Influenza viruses cause seasonal outbreaks in temperate regions, with an increase in disease and mortality in the winter months. Dry air combined with cold temperature is known to enable viral transmission, but the impact of ambient humidity on host response to influenza virus infection and disease outcome remains unclear.
Researchers found that exposure to low humidity increases the susceptibility of mice infected with the influenza virus to severe disease by impairing tissue repair, mucociliary clearance, and innate antiviral defenses.
The authors housed mice at low (10–20%) or high (50%) relative humidity for 4–5 days prior to respiratory challenge with a highly virulent strain of the influenza A virus. Mice housed at low humidity suffered a worse disease course due to caspase-1/11 signaling, with more rapid weight loss, a drop in body temperature, and shortened survival, compared with mice housed at high humidity.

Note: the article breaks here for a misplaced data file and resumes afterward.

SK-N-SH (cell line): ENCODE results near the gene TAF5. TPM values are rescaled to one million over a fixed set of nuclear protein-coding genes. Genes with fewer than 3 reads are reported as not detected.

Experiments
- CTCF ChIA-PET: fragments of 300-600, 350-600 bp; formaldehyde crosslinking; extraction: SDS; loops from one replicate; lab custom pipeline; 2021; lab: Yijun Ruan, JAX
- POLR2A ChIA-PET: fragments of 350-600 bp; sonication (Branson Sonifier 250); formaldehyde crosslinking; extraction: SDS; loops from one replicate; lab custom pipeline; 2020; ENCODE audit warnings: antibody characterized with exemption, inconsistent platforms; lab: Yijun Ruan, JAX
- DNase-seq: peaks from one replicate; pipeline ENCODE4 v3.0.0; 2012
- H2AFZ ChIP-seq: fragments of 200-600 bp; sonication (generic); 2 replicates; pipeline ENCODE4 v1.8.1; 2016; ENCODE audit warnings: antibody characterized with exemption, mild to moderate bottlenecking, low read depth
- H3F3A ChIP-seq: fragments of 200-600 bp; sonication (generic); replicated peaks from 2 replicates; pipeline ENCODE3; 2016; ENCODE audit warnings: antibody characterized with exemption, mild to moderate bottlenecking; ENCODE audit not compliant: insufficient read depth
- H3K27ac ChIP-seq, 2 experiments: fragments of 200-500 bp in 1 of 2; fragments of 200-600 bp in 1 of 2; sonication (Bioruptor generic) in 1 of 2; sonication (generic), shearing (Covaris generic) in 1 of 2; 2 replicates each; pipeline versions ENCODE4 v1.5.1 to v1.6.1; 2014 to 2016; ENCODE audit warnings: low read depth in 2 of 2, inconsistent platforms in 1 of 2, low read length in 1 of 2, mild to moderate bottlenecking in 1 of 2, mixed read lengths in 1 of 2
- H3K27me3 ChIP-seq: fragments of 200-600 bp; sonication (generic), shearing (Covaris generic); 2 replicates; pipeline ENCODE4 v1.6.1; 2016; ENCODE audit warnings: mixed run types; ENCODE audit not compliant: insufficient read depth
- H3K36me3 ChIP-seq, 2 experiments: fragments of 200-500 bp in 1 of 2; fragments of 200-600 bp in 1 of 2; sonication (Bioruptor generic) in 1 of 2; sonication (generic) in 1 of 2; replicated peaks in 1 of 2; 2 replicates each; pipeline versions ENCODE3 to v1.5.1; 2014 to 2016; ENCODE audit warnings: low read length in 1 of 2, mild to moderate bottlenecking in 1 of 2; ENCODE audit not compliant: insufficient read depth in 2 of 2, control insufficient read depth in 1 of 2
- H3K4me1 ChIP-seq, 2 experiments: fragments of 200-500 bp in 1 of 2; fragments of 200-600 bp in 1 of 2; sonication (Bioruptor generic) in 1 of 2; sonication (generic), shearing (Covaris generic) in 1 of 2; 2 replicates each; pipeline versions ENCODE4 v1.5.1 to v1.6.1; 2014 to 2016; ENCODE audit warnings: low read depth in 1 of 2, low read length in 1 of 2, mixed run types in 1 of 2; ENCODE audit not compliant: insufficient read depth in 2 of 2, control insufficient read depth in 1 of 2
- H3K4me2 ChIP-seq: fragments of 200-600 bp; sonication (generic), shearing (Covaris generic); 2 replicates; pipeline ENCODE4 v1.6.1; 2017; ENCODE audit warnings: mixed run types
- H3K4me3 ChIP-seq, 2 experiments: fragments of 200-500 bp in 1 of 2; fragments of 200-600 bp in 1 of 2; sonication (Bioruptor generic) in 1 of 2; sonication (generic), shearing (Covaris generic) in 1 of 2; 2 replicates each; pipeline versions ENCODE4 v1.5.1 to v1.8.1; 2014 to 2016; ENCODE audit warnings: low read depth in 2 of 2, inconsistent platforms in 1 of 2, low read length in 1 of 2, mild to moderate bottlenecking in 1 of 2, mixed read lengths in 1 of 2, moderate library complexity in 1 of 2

Exposure to low humidity also impaired airway tissue repair, reduced tracheal mucociliary clearance—an innate defense mechanism that removes pathogens, allergens, and debris—and decreased the expression of interferon-stimulated genes, which restrict the spread of the influenza virus.
According to the authors, the results suggest that controlling relative humidity may be important for preventing influenza infection and disease symptoms during winter.
How dry air increases susceptibility to influenza
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